Exercises for the thermodynamic network

From WikiEducator
Jump to: navigation, search

Icon objectives.jpg
Learn how to derive relations between thermodynamic potentials and get some interesting relationships


In the previous section we looked at the thermodynamic network. We now wish to expand on this. First we will look at a procedure for deriving derivatives of thermodynamic potentials, and then (as an exercise) derive some of these derivatives.

Derivatives of thermodynamic potentials

To derive derivatives which involve thermodynamic potentials we can use the following procedures:

  1. Move the potential to the numerator. Then use the corresponding form of the fundamental equation to eliminate the potential.
  2. Move the entropy to the numerator. If a Maxwell equation can be used to eliminate S then use it. If not divide both numerator and denominator by [math]\partial T[/math]. The numerator can then be written in terms of heat capacities.
  3. Move the volume to the numerator. The remaining derivatives can be expressed in terms of α and κ
  4. Elimate CV by the equation [math]C_{V}=C_{P}-\frac{TV/\alpha^{2}}{\kappa_{T}}[/math]


In order to better understand the thermodynamic network it is useful to derive some of the derivatives of thermodynamic potentials.

Instructions: For each of the following derivatives involving thermodynamic potentials, simplify them in terms of P, V, T, S, α, κ, and CP


  1. You will need to use the fundamental equations and Maxwell equations. They can be found in this table. Also review the derivatives from the previous section.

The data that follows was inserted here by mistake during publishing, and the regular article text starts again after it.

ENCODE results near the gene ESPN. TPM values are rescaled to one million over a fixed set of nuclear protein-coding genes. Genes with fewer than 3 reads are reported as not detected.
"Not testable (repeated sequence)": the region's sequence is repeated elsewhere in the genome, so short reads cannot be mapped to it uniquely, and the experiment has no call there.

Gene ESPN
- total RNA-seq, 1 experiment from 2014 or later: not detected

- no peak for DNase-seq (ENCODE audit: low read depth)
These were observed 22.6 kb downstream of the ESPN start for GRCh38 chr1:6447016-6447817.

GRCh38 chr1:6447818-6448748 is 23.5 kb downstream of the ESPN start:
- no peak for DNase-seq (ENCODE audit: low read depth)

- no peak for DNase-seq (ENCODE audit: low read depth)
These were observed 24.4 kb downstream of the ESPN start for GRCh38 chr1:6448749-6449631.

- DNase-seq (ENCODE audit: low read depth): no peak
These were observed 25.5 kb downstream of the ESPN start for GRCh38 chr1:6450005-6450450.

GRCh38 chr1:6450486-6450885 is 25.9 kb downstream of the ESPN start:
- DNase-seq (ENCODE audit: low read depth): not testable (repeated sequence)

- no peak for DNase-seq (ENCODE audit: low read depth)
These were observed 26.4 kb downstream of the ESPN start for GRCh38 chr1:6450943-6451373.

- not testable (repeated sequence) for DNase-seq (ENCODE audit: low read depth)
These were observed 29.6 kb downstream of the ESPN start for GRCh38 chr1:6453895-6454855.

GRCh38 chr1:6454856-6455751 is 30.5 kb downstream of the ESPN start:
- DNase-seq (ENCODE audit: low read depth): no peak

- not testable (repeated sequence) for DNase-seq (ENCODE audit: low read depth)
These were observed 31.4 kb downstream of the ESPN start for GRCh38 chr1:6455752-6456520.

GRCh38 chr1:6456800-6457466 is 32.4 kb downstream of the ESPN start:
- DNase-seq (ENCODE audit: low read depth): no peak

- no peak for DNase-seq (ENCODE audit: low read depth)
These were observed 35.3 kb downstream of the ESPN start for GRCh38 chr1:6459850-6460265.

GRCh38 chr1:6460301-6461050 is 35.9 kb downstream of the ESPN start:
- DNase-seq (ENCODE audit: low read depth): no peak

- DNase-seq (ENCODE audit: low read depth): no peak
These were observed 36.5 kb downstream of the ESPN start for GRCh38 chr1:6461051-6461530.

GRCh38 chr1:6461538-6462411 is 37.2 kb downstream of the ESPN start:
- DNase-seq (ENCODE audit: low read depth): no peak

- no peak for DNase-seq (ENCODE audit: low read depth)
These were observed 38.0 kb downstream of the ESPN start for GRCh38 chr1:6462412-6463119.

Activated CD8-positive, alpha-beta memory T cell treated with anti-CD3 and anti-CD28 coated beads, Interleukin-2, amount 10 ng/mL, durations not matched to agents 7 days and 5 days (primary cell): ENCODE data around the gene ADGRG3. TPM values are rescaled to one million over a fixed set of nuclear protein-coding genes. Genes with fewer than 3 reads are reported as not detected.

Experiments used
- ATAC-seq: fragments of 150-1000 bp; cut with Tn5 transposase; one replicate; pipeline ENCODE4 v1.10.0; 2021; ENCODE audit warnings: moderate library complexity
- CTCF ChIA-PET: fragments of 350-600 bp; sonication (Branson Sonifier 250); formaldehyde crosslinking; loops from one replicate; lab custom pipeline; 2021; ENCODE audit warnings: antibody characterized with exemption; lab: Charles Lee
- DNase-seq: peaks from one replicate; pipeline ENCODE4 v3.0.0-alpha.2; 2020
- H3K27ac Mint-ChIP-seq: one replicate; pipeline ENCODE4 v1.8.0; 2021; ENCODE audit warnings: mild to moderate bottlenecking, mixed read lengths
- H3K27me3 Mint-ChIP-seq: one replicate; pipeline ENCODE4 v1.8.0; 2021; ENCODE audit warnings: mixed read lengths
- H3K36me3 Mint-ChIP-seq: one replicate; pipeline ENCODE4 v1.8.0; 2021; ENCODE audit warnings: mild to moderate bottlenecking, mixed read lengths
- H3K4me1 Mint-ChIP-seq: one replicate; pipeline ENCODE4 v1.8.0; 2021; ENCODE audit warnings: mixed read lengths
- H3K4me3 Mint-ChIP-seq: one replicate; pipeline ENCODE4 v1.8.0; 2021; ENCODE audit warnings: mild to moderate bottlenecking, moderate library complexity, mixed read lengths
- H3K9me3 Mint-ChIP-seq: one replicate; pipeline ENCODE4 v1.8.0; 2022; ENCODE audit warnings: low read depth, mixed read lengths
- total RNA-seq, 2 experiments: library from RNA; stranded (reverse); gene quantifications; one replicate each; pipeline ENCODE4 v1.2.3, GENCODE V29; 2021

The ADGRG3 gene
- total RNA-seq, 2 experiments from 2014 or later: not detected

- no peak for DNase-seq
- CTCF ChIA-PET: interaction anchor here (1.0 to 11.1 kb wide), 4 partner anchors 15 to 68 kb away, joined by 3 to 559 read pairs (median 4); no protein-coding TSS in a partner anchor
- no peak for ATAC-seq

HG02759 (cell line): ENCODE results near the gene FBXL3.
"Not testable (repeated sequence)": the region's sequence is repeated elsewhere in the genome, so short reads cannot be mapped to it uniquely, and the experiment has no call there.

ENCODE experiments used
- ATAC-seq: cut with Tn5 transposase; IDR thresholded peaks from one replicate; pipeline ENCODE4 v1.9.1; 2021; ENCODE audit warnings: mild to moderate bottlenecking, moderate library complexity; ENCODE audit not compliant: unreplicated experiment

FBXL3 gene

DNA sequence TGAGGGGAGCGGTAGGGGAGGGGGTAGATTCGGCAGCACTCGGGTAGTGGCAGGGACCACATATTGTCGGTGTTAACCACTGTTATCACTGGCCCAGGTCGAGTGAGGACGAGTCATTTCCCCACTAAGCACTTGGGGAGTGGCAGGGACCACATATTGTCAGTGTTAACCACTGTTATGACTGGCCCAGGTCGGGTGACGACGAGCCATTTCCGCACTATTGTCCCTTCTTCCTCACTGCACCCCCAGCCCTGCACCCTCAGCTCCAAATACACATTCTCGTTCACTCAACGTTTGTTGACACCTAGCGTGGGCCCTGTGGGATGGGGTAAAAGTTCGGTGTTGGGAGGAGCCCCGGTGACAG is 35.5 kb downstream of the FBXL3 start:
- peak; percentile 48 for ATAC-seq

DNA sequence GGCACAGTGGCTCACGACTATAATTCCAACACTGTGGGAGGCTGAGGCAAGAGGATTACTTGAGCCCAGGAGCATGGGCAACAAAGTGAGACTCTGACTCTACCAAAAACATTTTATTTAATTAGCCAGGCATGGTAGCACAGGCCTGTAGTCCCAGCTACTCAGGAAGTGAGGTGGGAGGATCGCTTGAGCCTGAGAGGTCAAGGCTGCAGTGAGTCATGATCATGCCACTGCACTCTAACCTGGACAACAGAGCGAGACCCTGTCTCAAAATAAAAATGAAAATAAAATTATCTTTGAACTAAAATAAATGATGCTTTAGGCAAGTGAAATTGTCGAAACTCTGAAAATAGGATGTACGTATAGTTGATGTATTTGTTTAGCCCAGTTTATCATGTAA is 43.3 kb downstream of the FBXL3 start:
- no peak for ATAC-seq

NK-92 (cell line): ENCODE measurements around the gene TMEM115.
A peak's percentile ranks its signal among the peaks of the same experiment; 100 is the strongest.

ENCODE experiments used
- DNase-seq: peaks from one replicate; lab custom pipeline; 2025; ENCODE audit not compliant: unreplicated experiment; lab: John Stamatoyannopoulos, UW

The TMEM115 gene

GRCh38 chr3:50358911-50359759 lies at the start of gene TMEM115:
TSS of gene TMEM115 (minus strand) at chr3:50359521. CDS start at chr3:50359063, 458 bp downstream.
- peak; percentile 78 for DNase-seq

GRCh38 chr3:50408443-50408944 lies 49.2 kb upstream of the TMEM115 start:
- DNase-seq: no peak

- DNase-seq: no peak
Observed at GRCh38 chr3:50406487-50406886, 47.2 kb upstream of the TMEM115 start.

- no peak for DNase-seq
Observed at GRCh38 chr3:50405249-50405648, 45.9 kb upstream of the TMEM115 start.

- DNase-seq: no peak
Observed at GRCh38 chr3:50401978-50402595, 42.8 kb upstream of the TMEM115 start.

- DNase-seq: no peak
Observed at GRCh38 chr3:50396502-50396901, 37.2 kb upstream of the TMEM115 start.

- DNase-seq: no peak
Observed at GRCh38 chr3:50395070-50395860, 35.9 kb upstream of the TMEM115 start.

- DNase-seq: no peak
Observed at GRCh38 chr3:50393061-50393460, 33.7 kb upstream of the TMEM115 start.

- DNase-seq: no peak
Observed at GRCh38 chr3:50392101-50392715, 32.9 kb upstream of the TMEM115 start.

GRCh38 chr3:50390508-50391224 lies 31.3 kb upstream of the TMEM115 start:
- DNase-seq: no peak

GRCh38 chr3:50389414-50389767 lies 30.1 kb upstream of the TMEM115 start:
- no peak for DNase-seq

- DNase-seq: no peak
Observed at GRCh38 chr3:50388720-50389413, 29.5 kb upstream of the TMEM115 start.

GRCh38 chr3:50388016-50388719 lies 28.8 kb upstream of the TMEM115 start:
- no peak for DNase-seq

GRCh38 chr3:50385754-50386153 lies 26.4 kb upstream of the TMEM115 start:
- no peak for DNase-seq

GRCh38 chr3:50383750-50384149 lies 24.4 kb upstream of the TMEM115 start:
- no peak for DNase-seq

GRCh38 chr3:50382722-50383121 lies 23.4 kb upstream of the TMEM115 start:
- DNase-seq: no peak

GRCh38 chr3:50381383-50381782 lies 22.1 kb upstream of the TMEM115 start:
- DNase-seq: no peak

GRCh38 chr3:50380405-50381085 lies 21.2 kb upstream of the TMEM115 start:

2. Do not forget the rules for manipulating derivatives.

[math]\left (\frac{\partial U}{\partial T}\right )_P[/math]

[math]\left (\frac{\partial U}{\partial P}\right )_T[/math]

[math]\left (\frac{\partial H}{\partial T}\right )_P[/math]

[math]\left (\frac{\partial H}{\partial P}\right )_T[/math]

[math]\left (\frac{\partial H}{\partial V}\right )_T[/math]

[math]\left (\frac{\partial A}{\partial T}\right )_P[/math]

[math]\left (\frac{\partial A}{\partial P}\right )_T[/math]

[math]\left (\frac{\partial A}{\partial P}\right )_S[/math]

[math]\left (\frac{\partial G}{\partial T}\right )_P[/math]

[math]\left (\frac{\partial G}{\partial P}\right )_T[/math]

[math]\left (\frac{\partial G}{\partial P}\right )_S[/math]

[math]\left (\frac{\partial G}{\partial T}\right )_V[/math]

[math]\kappa_S=-\frac{1}{V}\left (\frac{\partial V}{\partial P}\right )_S[/math]

[math]\mu_S=\left (\frac{\partial T}{\partial P}\right )_S[/math]

[math]\mu_H=\left (\frac{\partial T}{\partial P}\right )_H[/math]


1. As an example of the use of thermodynamic potentials, say we want to find the change in internal energy, i. e. ΔU. Remember we cannot directly measure it.

Using the total differential for U gives [math]dU=\left(\frac{\partial U}{\partial P}\right)_{T}dP+\left(\frac{\partial U}{\partial T}\right)_{P}dT[/math]

We can now substitute the results of the exercise for the two partial derivatives and then use PVT and heat capacity data to calculate ΔU.

2. [math]\kappa_S[/math] is called the isentropic compressibility. Isentropic implies an adiabatic process.

3. [math]\mu_H[/math] is called the Joule-Thompson coefficient. The H subscript may seem odd, but a constant enthalpy process occurs when a gas goes through a constriction such as a partially opened valve or a porous plug. One type of this is an expansion valve, which is found in all refrigerators and household air conditioners.